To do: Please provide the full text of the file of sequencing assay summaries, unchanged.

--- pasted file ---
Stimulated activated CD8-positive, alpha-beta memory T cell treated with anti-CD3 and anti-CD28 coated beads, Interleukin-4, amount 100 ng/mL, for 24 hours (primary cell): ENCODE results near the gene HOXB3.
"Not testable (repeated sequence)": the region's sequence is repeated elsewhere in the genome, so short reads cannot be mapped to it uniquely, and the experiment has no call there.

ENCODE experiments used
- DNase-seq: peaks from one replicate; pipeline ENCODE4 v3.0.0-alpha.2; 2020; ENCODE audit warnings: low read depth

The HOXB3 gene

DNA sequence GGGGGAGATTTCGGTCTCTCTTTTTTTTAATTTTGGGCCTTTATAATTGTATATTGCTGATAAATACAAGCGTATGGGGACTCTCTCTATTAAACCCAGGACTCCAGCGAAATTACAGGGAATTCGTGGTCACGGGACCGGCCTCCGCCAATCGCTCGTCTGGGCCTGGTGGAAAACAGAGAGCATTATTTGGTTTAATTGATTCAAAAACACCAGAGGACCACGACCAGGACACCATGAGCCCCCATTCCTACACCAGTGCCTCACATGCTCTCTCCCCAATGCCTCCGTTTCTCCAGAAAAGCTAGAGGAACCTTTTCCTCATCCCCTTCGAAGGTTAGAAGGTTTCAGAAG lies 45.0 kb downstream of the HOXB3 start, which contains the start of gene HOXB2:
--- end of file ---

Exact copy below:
Stimulated activated CD8-positive, alpha-beta memory T cell treated with anti-CD3 and anti-CD28 coated beads, Interleukin-4, amount 100 ng/mL, for 24 hours (primary cell): ENCODE results near the gene HOXB3.
"Not testable (repeated sequence)": the region's sequence is repeated elsewhere in the genome, so short reads cannot be mapped to it uniquely, and the experiment has no call there.

ENCODE experiments used
- DNase-seq: peaks from one replicate; pipeline ENCODE4 v3.0.0-alpha.2; 2020; ENCODE audit warnings: low read depth

The HOXB3 gene

DNA sequence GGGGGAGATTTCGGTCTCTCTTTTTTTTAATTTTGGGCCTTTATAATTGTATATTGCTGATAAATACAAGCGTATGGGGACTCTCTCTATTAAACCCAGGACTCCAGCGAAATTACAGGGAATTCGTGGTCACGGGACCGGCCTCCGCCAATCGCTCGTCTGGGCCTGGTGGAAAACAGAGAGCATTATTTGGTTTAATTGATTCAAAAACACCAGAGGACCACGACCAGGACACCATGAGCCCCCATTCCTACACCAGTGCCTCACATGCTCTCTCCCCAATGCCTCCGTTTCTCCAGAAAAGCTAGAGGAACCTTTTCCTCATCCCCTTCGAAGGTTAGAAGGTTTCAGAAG lies 45.0 kb downstream of the HOXB3 start, which contains the start of gene HOXB2: